The first musical production Groom produced was Willy Wonka. Up to that point musicals had always used the junior version performance with CDs to sing along with instead of an orchestra. Groom asked a RYT alumnus if they should try an orchestra instead and he said “yes” and agreed to manage it.
“I have a pretty good ear, but I cannot teach singing or conduct an orchestra,” she said, “but he was willing to, so we had a full blown Broadway production in May 2010.”
Big ideas can have big price tags, but Groom always says, “Why not start big? If you shut me down once in a while, that’s a good thing.”
It’s worth dreaming, she continued, adding that sometime good ideas can be produced creatively for a lower cost. She admits, however, that she is “so techno-challenged… I’m always asking is this possible? And sometimes they look at me like ‘you’ve got to be kidding me.'”
Groom couldn’t pull off a show without lots of help and she seems to have it.
Mikki Lane has been the stage manager for nearly all of Groom’s musicals. The stage manager runs all the cues during the show, controls the lights, the green room (which lets kids know when they’re up) and coordinates with the tech crew and orchestra, she explained.
“The stage manager is my right and my left hand,” she said. “Mikki knows the Paramount Theater inside and out… she’s a real expert.”
Shawn Dayton, however, will be Groom’s stage manager for Alice in Wonderland. “Mikki needed break before Miracle on 34th Street,” Groom said. “Shawn is an actor and director just like me.”
It will be his first play as a stage manager, Groom said, adding that while such a transition can be tough, “he is doing great job.”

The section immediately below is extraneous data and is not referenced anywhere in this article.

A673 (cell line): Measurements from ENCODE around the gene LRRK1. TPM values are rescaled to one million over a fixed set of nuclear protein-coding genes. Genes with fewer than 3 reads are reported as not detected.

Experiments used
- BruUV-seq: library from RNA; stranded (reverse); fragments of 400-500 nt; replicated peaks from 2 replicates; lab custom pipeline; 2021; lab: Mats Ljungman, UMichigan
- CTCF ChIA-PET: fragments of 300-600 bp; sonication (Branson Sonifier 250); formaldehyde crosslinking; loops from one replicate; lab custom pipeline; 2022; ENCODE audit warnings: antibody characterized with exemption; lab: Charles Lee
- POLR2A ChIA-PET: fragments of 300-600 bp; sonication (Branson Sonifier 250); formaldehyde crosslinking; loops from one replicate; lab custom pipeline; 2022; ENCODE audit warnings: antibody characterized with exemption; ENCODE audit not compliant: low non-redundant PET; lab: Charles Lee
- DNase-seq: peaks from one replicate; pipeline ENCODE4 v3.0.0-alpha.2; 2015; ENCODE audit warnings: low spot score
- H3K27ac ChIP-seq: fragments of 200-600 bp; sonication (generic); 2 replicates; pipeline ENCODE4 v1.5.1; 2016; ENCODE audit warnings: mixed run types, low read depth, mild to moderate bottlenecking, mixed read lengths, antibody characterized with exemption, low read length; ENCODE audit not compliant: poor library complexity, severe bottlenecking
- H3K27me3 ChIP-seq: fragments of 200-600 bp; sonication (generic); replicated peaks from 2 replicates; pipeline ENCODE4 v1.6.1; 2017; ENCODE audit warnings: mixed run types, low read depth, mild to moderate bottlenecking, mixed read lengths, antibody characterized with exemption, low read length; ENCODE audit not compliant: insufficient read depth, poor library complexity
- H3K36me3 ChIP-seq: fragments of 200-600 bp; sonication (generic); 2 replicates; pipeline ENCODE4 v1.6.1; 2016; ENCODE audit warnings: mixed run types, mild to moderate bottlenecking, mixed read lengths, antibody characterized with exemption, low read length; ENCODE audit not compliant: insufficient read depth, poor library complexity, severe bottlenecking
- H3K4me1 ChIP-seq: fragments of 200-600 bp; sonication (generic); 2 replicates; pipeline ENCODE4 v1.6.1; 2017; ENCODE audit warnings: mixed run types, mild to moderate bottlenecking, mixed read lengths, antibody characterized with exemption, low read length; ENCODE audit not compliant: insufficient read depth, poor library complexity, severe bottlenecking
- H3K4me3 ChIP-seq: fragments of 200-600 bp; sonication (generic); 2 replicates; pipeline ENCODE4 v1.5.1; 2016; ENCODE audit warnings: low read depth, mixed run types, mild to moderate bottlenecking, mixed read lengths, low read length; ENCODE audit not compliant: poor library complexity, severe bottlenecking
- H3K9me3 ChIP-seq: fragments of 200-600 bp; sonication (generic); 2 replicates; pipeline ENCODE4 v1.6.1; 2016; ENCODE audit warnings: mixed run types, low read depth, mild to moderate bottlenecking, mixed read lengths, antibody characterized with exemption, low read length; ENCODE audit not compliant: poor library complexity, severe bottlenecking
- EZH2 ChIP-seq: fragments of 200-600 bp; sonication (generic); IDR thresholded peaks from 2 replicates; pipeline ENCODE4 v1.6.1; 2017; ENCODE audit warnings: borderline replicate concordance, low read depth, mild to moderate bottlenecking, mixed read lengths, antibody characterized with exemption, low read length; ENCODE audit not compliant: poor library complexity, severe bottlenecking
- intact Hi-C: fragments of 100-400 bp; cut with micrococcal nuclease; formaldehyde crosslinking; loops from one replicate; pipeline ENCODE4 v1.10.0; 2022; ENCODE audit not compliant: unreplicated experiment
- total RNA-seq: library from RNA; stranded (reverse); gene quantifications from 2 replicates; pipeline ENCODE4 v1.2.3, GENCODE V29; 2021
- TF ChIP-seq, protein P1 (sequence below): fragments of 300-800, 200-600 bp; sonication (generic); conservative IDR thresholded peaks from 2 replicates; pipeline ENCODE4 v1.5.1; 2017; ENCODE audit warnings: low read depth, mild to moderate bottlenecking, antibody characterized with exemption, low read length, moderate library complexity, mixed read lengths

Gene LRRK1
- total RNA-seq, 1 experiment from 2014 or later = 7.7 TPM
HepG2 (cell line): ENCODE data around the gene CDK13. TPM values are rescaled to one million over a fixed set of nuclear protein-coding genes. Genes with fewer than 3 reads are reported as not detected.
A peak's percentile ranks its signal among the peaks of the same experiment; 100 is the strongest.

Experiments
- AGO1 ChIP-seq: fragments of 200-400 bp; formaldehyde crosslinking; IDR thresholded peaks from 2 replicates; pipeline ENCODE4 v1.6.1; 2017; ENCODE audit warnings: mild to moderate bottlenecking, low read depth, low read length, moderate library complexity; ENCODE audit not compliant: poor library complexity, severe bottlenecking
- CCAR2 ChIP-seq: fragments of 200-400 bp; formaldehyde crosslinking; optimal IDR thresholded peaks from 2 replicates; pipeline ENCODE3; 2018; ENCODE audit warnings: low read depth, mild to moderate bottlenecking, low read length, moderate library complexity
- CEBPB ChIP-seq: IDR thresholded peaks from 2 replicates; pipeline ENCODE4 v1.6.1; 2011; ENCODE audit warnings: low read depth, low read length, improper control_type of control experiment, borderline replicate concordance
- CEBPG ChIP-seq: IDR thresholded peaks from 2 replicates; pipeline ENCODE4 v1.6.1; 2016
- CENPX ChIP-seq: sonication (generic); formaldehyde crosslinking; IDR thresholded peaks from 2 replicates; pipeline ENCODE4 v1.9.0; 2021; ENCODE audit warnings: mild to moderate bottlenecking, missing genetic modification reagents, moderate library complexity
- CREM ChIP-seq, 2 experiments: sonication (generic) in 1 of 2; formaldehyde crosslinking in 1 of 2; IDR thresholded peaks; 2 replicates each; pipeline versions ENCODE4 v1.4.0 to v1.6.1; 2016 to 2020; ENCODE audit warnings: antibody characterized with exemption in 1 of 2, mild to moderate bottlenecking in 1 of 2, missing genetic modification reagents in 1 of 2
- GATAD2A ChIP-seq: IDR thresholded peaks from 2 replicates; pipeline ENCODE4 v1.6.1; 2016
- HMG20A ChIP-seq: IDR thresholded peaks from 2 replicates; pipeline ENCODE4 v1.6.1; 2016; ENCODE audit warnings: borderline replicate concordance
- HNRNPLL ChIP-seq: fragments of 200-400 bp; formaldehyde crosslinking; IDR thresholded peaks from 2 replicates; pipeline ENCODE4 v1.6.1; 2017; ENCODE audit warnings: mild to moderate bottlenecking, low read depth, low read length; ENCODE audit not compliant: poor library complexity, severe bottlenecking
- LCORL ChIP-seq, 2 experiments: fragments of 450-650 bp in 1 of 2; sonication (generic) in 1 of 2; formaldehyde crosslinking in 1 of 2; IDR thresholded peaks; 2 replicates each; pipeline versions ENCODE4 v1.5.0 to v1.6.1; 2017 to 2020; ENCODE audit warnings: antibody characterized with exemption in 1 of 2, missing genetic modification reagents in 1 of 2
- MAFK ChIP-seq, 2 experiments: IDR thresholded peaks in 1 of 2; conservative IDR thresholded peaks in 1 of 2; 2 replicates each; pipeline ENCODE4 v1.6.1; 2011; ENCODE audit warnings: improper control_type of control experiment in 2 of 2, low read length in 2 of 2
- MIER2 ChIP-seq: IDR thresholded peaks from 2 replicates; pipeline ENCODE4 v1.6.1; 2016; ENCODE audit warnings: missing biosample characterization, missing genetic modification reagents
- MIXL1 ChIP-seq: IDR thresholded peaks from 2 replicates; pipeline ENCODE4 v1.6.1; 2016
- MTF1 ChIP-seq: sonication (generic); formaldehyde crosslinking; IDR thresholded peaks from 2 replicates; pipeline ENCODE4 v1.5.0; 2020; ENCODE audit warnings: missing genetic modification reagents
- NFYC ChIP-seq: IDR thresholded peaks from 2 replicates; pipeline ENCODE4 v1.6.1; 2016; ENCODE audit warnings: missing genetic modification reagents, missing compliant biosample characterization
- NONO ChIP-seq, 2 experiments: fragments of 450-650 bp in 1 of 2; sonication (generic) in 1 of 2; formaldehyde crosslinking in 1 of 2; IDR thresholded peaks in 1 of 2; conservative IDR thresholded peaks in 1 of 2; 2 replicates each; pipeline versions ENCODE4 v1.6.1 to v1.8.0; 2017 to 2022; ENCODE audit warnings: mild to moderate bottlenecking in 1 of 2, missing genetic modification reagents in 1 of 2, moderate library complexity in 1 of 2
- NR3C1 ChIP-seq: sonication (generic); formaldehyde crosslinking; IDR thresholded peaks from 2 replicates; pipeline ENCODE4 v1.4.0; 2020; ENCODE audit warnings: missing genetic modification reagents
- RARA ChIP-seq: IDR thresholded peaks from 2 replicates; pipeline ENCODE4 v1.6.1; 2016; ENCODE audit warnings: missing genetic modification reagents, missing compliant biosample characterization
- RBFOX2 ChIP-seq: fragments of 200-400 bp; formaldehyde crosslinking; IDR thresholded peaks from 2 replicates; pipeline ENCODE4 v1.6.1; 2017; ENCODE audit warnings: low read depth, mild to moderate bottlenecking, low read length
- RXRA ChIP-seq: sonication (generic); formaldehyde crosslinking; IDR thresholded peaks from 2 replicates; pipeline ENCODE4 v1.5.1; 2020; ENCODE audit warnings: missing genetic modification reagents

Katie Ahearn, is also a great new addition. She is a professional costume designer and “has made most of the costumes in Alice in Wonderland herself,” Groom said.
Additionally, Groom would like to thank David Lane, the assistant director for the Paramount Theater and the RYT lighting designer, Kit Hastings, set designer, and Rose Kennedy, costume designer.
“There are so many integral members to put a show together,” Groom continued. The Friends of Rutland Youth Theater is certainly another. It’s the group that comes up with on-going fun and innovative ways to fundraise for these productions. Right now they are running a raffle, which is one of the year’s most profitable initiatives, she said.
Born and raised in Amsterdam, Groom came to America for the first time when she was 20 years old seeking adventure.
“I wanted something totally elsewhere and knew friends that had gone to America to be nannies,” she said. Groom followed that path and moved in with a nice family in Rye, N.Y., just outside New York City.
She briefly returned home for more schooling, but was soon back with a backpack and set to travel. “I never thought I’d stay here,” she said. But she started to believe it in 1998, when she became a business manager for Killington Resort.
After 10 years at the resort, Groom decided to go back to school for her masters in theater and education. During this time she started a non-profit called Cause Productions.
“Before Rutland Youth Theater I directed Vagina Monologues and Steel Magnolias for charity,” Groom said. Vagina Monologues raised $20,000 for Rutland’s Women’s Shelter one year and Steel Magnolias was produced as a benefit for American Diabetes.
In addition to RYT, Groom has a ten-year-old son, Sam Groom, who “is my muse,” she says. She also works part-time in community outreach for Marble Valley Regional Transit (more commonly know as “The Bus”) and is currently working on a short film called The Model, a film about a person who poses nude for life drawings and sculpture at area colleges and art studios.
Of all the skills, hobbies and projects she entertains, training her dog to jump off docks is not one of them.